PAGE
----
Suppose medical researchers invented a vaccine to prevent lung cancer. Then suppose the American Lung Association lobbied to ban the vaccine because preventing lung cancer deaths might weaken their anti-smoking campaign. Nuts, right?
Or suppose that Mothers Against Drunk Driving went around cutting seat belts out of teenagers' cars so the kids would be more likely to die if they disobeyed MADD's message. MADD would seem quite "mad," as in crazy.
These loony scenarios are imaginary. Unfortunately, a very real effort has surfaced to suppress new vaccines that prevent cervical cancer in women. You might think that universal joy would greet an effective cancer vaccine. But not in George W. Bush's America, where efforts never cease to nullify programs all over the world that promote women's health and family planning. The objection? Cervical cancer is caused by certain strains of the human papilloma virus (HPV), and those HPV strains are transmitted sexually. HPV infections are extremely common. According to the Centers for Disease Control and Prevention (CDC), by age 50, at least 80 percent of American women will have had an HPV infection, most of which will clear up without treatment.
Of the 80 strains of HPV, strains 16 and 18 cause over 70 percent of cervical cancers. Usually any problems show up first as abnormal cells, which also may clear up. If not, the condition may slowly progress to precancerous cervical lesions and eventually to cancer. Regular gynecological checkups usually catch any abnormality in time for treatment to be completely effective.
Still, CDC statistics show that in 2002, 12,085 U.S. women were diagnosed with invasive cervical cancer and 3,952 died. The disease falls most heavily on low-income women who can't afford yearly checkups to catch problems at an early stage. In the developing world, cervical cancer is the second most fatal cancer in women, killing about 300,000 yearly.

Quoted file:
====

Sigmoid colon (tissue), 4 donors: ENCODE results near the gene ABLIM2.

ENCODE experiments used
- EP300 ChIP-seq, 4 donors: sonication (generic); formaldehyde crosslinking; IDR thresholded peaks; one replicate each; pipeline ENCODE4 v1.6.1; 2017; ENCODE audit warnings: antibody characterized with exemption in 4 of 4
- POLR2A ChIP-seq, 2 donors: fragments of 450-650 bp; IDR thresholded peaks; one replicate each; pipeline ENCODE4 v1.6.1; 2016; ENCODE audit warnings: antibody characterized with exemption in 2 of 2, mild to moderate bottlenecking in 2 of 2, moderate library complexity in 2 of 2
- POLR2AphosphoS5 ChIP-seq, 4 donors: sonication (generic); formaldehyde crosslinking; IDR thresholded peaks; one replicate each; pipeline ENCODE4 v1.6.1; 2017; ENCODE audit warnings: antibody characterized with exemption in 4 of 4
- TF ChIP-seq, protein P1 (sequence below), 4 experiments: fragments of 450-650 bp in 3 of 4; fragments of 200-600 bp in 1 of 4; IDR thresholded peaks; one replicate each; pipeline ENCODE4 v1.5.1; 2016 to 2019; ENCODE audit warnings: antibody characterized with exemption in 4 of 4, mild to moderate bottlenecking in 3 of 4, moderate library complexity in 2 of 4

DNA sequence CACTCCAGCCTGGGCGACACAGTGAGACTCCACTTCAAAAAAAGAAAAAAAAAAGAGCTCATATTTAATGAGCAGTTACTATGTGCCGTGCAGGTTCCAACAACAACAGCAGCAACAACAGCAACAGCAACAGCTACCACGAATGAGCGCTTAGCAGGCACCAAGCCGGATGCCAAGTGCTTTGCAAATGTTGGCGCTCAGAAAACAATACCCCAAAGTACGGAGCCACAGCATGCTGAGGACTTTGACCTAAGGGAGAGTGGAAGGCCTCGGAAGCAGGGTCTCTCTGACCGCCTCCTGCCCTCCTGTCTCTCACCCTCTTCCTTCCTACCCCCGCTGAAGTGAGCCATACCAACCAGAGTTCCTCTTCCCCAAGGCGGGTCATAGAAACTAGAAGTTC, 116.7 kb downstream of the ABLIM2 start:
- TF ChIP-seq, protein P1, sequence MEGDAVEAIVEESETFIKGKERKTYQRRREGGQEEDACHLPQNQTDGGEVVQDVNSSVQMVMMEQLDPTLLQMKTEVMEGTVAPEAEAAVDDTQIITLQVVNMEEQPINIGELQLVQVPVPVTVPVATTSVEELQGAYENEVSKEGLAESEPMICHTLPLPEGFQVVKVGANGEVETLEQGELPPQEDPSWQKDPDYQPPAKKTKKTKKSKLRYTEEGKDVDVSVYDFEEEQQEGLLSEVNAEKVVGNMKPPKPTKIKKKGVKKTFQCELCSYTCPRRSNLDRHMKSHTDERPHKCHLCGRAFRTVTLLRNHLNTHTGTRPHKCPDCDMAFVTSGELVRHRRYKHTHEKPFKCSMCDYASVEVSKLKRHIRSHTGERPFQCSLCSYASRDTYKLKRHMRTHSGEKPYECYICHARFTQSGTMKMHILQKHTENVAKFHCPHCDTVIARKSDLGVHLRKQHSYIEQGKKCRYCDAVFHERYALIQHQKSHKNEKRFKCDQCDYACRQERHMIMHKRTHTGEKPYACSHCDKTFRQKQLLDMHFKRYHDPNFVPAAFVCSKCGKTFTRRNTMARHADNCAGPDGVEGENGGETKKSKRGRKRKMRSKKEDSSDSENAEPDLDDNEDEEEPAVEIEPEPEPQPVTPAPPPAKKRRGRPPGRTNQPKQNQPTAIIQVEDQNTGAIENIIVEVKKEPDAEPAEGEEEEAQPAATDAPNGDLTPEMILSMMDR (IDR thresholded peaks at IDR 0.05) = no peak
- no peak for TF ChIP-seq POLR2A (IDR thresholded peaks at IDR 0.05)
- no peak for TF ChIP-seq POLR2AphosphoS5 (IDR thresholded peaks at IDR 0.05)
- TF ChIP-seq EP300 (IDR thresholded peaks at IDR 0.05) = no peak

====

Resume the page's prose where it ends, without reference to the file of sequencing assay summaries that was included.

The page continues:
HPV infection in men can cause genital warts and less common types of cancer, and, of course, a man can pass along the virus to his sexual partners. Condoms do not effectively block transmission of HPV viruses, as the virus lives on parts of the genital region that are not covered by condoms. Pharmaceutical giant Merck announced in October that its vaccine, Gardasil, had proved 100-percent effective at preventing infection with HPV strains 16 and 18. GlaxoSmithKline is slightly behind Merck in developing another vaccine, Cervarix.
The manufacturers say the vaccine is most effective if given to girls sometime between the ages of 10 and 16 to prevent initial infection resulting from sexual activity and to produce a stronger immune reaction. The idea of vaccinating young girls has drawn opposition from religio-political organizations that promote abstinence only. For example, Tony Perkins, who heads the Family Research Council, said in an October 2005 Fortune article that the vaccine sent the wrong message about premarital sex and he wouldn't let his daughter get the shots. These groups with "Family" in their name have had some success lobbying against Plan B emergency contraception, the abortion drug RU-486 and even accurate educational materials concerning sexuality.
Similar problems show up around the world, usually where sexual double-standards are most severe. India, for example, may end up vaccinating boys for HPV instead of girls, which is less effective medically but more acceptable culturally.
Ironically, we've just seen local proof that comprehensive sex education works. According to a Jan. 13 Associated Press story, the New Mexico Teen Pregnancy Coalition reported that teen births in our state had declined overall by 11 percent between 1998 and 2004. The Coalition attributed the decrease to "increased education by mothers, more discussions between parents and teens, comprehensive sex education programs and improved use of contraceptives," specifically by 86 percent of sexually active teens. Abstinence has also played a part in the decrease. (You may have missed this story about the link between teen pregnancy and poverty in the Albuquerque Journal. It was hilariously and misleadingly headlined "48% of School Kids Get Free Lunches.")
Our laws concerning parental rights, religious belief and children's health are murky. Reluctantly, I would accept the right of religious conservatives to refuse vaccination for their own children, even though such exemptions destroy the hope of an epidemiological home run. But to force a higher risk of cancer on all American children is monstrous.
Sanity may prevail. Even as Tony Perkins was personally condemning the vaccine, other extreme right-wing groups have edged away from such an untenable position. The Oct. 19, 2005 issue of USA Today quotes Wendy Wright of Concerned Women of America. Wright said she originally thought vaccinating preteens would "seem to send a message that we're expecting the girls to be sexually active." But seeing the vaccine as a protection against cancer made her feel more comfortable about it. After all, even total abstinence before marriage can't protect a woman from HPV transmitted by her husband.
In the same article, Perkins' Family Research Council said it was "not commenting on this subject at this time."